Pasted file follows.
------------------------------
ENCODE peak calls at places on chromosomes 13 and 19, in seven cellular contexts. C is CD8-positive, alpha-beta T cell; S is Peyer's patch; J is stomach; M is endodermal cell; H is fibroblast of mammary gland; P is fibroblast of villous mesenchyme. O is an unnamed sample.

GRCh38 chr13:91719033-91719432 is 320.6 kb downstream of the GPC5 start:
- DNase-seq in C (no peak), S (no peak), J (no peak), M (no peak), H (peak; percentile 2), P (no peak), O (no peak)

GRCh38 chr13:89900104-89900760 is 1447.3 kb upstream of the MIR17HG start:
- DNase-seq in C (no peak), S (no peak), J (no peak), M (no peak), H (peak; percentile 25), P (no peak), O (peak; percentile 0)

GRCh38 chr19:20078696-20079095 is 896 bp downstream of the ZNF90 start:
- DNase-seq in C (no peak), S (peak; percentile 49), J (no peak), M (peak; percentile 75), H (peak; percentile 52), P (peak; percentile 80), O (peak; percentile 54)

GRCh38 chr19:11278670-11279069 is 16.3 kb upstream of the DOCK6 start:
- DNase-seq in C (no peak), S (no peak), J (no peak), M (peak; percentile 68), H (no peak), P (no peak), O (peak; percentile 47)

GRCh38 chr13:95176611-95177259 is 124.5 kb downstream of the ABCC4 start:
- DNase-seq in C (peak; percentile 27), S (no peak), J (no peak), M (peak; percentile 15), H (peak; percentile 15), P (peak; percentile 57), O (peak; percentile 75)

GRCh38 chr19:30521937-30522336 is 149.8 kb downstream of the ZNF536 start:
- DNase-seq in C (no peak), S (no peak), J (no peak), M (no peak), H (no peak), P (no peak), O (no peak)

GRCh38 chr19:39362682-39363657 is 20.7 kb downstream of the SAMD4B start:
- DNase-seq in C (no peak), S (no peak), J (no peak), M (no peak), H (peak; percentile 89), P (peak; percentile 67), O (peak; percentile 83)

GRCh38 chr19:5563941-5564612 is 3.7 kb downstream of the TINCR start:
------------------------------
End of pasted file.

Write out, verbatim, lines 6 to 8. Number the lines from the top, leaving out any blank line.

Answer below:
GRCh38 chr19:20078696-20079095 is 896 bp downstream of the ZNF90 start:
- DNase-seq in C (no peak), S (peak; percentile 49), J (no peak), M (peak; percentile 75), H (peak; percentile 52), P (peak; percentile 80), O (peak; percentile 54)

GRCh38 chr19:11278670-11279069 is 16.3 kb upstream of the DOCK6 start: